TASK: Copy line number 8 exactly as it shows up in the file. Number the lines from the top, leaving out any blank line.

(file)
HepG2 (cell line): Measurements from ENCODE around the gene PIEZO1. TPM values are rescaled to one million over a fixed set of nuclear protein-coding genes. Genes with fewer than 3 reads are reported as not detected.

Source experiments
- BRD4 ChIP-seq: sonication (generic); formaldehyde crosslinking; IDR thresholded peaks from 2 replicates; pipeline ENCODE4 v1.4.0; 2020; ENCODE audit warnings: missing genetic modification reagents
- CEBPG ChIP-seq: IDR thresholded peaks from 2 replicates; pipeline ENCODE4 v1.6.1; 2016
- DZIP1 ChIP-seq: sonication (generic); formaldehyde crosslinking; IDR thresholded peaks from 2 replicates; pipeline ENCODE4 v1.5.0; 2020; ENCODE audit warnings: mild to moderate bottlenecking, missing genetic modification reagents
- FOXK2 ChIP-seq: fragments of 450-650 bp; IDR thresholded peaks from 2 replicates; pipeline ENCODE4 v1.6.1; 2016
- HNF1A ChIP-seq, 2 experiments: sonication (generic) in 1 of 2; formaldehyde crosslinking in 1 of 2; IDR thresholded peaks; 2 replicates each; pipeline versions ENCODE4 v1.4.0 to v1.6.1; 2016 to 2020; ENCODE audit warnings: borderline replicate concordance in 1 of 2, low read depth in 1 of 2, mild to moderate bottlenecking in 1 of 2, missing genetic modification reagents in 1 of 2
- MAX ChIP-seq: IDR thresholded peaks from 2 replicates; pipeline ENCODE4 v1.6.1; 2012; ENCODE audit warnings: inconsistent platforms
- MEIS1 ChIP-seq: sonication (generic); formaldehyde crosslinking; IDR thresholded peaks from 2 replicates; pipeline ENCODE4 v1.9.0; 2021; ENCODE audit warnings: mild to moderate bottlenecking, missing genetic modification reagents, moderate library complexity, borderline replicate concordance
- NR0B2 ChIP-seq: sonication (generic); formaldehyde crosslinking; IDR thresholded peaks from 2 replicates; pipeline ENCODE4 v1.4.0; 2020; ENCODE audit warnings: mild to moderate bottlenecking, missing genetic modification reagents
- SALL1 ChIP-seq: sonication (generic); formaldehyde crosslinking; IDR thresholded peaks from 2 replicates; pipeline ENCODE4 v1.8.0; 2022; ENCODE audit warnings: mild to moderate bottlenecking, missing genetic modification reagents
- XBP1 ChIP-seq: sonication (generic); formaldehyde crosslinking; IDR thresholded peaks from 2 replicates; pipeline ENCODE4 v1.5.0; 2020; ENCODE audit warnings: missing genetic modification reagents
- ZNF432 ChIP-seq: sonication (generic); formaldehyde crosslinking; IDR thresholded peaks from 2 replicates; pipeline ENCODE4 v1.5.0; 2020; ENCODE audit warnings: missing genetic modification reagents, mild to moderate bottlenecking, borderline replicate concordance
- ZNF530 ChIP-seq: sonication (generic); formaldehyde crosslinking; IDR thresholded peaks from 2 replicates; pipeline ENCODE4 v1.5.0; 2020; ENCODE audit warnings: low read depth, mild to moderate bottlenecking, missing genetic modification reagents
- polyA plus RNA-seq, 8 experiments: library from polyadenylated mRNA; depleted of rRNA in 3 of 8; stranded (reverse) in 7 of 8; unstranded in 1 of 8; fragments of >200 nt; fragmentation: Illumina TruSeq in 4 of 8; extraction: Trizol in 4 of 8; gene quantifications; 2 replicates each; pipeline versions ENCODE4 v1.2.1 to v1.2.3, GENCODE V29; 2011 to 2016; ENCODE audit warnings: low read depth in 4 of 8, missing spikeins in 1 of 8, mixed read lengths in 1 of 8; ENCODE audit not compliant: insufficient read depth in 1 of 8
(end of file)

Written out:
- MAX ChIP-seq: IDR thresholded peaks from 2 replicates; pipeline ENCODE4 v1.6.1; 2012; ENCODE audit warnings: inconsistent platforms